From the sale of punching units to fully-automatic production lines, with extremely high output for punching, bending and joining sheet metal.
My first memory goes back to 1977, when as a seven-year-old boy, I went to WEMO every Saturday with my father. Adjusting drawing boards, sorting out pens, making drawings at the drawing board and the impression made by the machines that were able to shape steel sheeting. I was unconsciously being sucked along in my father’s passion. At a very young age, my father allowed me to join him to customers and agents. Every holiday started with a visit to customers and/or agents, after all, it was en route anyway…
When I was older, I did a traineeship, did holiday work and went along to trade fairs. On Saturdays, I still went with my father, but now to convert scrap steel into usable items. I did this together with my elder brother, who had more affinity with the technology, which he was also studying.
WEMO, which was established in 1964 by Mr Moulen, started selling punching units. Mr Moulen had contact with my father, who as a 21-year-old was working at a technical company in the east of the country. Moulen saw something promising in my father, and so it happened; the Hoekstra ‘family’ moved from Raalte to ’s-Hertogenbosch. From then on, we started manufacturing punching units and a year later, we put the punching units in the required setup at the request of the customer, and driven if necessary. After this, we were asked whether we could also bend one of the edges of the metal sheet, this was no problem at all, and so bending also became a differentiator.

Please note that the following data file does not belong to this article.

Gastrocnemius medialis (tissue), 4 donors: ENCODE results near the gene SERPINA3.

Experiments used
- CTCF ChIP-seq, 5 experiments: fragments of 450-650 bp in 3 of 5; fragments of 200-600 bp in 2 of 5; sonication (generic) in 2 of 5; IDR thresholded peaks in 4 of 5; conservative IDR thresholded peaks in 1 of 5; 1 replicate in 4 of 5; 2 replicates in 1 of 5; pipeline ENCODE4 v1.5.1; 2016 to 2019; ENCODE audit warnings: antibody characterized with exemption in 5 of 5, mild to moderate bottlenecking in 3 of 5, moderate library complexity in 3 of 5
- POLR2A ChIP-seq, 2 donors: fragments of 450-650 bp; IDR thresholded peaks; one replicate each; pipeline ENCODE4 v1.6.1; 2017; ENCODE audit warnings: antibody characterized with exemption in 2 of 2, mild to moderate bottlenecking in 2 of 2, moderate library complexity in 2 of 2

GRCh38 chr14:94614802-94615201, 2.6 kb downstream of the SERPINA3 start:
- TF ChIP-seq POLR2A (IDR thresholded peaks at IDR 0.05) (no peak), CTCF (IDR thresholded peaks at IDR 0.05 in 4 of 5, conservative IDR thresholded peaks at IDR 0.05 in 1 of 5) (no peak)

Around 1973, my father supervised the further automation of the machines, with their own power source and own controls. From 1982, Ben Moulen took it a little easier and from 1986, my father took over the business and so WEMO came under the proprietorship of the Hoekstra family. My father’s drive and passion gave the organisation positive growth. Projects were automated to an even higher level, the own controls were developed further up to the software and data processing of the present time. That is how the WEMO standard originated; inventor, maker and supplier of fully-automatic high-speed production lines for sheet metal with the focus on punching and bending. There were also several methods for joining, such as clinching, welding and gluing.
My father’s drive to look constantly at possibilities for the further automation of the process with a team of people with great technical problem-solving skills is still a drive behind WEMO. Now it is also about the further robotisation and computerisation of our solutions. Look at operating and checking our production lines by means of augmented reality, whereby the production line can produce fully-automatically 24/7. And offering proven technology, developed from the WEMO innovation process. I always say, invest in what you can computerise, automate or robotise, and let humans do the useful work that machines cannot do.
And now… I take my son along to WEMO. He already has a sharp technical insight at 12 years. I wonder what he will tell about WEMO when he is my age.